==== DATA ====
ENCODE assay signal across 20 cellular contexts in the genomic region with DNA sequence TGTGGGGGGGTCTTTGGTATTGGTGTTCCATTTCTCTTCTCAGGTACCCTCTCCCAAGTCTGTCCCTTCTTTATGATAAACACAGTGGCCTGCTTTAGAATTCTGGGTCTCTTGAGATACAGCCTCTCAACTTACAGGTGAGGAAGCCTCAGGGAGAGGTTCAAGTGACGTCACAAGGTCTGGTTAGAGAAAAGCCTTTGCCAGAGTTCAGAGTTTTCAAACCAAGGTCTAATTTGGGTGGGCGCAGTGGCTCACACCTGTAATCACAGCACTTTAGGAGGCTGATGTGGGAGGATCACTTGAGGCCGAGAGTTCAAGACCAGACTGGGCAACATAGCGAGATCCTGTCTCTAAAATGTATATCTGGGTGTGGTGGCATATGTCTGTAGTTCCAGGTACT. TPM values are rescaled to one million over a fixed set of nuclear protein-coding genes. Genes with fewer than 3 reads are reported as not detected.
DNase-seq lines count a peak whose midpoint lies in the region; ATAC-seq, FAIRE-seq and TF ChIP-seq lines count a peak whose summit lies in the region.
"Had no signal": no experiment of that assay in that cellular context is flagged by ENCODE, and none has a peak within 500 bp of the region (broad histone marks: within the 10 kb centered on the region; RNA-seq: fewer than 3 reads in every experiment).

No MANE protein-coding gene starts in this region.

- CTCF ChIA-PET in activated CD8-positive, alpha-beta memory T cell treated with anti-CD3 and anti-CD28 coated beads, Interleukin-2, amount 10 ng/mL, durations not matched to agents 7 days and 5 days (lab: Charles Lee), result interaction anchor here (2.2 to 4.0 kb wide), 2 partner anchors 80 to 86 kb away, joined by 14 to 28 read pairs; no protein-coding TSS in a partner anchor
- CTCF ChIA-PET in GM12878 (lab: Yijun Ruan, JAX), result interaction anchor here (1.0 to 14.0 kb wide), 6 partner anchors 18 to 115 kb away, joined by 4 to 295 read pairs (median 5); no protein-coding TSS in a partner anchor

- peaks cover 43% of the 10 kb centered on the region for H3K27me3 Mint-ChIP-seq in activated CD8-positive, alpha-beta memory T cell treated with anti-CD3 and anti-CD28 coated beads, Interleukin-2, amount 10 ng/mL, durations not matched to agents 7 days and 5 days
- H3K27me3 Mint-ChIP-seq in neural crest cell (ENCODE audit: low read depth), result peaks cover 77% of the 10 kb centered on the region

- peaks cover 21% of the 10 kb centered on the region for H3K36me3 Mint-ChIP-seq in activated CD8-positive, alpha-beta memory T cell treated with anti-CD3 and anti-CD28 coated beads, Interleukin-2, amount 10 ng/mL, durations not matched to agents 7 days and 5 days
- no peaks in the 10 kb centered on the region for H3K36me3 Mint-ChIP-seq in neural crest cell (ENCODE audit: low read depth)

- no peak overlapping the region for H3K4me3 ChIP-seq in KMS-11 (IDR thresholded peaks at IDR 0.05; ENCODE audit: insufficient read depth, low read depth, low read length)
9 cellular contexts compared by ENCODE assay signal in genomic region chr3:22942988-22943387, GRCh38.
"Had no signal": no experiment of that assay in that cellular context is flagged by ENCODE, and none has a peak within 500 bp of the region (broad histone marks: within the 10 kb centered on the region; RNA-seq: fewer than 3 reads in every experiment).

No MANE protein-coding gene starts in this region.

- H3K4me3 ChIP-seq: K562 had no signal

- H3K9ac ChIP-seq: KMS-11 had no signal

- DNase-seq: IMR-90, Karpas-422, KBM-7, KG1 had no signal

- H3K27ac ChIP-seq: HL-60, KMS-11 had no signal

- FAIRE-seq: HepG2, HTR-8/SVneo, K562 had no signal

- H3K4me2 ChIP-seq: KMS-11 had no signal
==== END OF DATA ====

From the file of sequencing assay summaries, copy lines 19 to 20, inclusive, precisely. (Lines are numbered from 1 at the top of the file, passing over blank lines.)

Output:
- FAIRE-seq: HepG2, HTR-8/SVneo, K562 had no signal

- H3K4me2 ChIP-seq: KMS-11 had no signal